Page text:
Does health information technology improve acknowledgement of radiology results for discharged Emergency Department patients? A before and after study

Julie Li*, Richard Paoloni, Ling Li, Joanne Callen, Johanna I. Westbrook, William B. Runciman, Andrew Georgiou

*Corresponding author for this work

Research output: Contribution to journalArticlepeer-review

3 Citations (Scopus)
43 Downloads (Pure)


Background: The inadequate follow-up of test results is a key patient safety concern, carrying severe consequences for care outcomes. Patients discharged from the emergency department are at particular risk of having test results pending at discharge due to their short lengths of stay, with many hospitals acknowledging that they do not have reliable systems for managing such results. Health information technology hold the potential to reducing errors in the test result management process. This study aimed to measure changes in the proportion of acknowledged radiology reports pre and post introduction of an electronic result acknowledgement system and to determine the proportion of reports with abnormal results, including clinically significant abnormal results requiring follow-up action. Methods: A before and after study was conducted in the emergency department of a 450-bed metropolitan teaching hospital in Australia. All radiology reports for discharged patients for a one-month period before and after implementation of the electronic result acknowledgement system were reviewed to determine; i) those that reported abnormal results; ii) evidence of test result acknowledgement. All unacknowledged radiology results with an abnormal finding were assessed by an independent panel of two senior emergency physicians for clinical significance. Results: Of 1654 radiology reports in the pre-implementation period 70.6% (n = 1167) had documented evidence of acknowledgement by a clinician. For reports with abnormal results, 71.6% (n = 396) were acknowledged. Of 157 unacknowledged abnormal radiology reports reviewed by an independent emergency physician panel, 34.4% (n = 54) were identified as clinically significant and 50% of these (n = 27) were deemed to carry a moderate likelihood of patient morbidity if not followed up. Electronic acknowledgement occurred for all radiology reports in the post period (n = 1423), representing a 30.4% (95% CI: 28.1-32.6%) increase in acknowledgement rate, and an increase of 28.4% (95% CI: 24.6-32.2%) for abnormal radiology results. Conclusions: The findings of this study demonstrate the potential of health information technology to improve the safety and effectiveness of the diagnostic process by increasing the rate of follow up of results pending at hospital discharge.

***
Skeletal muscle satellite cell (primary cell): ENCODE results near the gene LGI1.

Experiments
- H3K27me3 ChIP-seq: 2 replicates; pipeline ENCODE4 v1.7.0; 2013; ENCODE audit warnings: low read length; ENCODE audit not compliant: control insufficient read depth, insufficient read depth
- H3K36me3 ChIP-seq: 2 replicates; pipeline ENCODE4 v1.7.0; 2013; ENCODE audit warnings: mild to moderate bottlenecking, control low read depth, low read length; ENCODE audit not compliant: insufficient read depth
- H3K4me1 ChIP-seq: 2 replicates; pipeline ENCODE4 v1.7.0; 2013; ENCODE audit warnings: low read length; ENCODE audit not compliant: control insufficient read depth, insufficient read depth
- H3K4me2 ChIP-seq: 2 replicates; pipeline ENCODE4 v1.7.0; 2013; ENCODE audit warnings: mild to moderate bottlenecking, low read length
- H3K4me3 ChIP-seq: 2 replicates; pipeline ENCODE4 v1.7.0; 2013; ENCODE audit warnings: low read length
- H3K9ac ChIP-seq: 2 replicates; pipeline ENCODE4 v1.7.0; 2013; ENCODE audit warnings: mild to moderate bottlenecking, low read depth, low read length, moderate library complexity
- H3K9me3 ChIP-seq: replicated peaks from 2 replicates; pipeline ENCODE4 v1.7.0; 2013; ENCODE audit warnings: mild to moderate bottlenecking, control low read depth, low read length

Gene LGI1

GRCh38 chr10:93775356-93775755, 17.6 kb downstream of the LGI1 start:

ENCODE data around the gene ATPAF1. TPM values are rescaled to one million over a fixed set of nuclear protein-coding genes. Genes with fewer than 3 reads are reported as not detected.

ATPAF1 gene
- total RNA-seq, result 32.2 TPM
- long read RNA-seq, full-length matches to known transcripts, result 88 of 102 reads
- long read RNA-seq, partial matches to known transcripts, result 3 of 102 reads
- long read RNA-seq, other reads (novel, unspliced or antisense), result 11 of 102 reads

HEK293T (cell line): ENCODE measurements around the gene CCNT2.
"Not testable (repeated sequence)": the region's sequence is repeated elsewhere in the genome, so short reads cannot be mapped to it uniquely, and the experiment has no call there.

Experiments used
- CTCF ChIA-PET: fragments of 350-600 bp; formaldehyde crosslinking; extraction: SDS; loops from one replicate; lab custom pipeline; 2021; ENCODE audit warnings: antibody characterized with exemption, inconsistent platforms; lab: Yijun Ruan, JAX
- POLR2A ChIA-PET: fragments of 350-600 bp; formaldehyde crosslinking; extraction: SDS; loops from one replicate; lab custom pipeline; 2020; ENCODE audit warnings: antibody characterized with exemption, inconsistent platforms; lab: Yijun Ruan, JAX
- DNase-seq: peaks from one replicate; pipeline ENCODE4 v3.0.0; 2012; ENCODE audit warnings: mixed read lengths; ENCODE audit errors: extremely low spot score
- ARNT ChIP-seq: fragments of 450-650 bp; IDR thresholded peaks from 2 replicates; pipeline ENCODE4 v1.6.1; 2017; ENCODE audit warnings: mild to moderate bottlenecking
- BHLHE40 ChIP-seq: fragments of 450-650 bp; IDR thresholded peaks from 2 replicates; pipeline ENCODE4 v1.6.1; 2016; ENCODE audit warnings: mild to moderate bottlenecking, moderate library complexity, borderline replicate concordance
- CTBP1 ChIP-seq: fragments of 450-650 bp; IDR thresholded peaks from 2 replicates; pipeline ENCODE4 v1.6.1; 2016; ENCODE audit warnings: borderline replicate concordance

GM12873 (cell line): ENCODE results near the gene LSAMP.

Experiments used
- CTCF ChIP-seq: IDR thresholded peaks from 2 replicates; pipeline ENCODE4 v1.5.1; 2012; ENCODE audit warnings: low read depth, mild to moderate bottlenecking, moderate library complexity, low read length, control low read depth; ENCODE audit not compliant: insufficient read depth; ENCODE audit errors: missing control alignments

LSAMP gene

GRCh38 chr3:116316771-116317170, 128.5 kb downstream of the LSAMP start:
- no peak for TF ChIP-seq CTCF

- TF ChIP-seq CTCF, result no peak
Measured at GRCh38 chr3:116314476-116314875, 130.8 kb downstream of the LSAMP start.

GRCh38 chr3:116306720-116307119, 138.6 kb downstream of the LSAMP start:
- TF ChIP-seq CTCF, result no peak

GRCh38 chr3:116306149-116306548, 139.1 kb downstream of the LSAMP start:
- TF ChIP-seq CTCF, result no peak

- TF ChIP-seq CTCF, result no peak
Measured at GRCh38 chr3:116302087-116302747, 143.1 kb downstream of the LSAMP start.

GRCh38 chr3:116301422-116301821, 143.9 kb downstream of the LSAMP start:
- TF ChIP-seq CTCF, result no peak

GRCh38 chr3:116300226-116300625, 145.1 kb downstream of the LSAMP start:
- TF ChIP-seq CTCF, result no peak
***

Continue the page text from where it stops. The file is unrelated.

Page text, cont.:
Original languageEnglish
Article number100
Pages (from-to)1-7
Number of pages7
JournalBMC Medical Informatics and Decision Making
Issue number1
Publication statusPublished - 3 Jun 2020

Bibliographical note

Copyright the Author(s) 2020. Version archived for private and non-commercial use with the permission of the author/s and according to publisher conditions. For further rights please contact the publisher.


  • Duty to recontact
  • Evaluation studies
  • Medical errors
  • Medical informatics
  • Radiology


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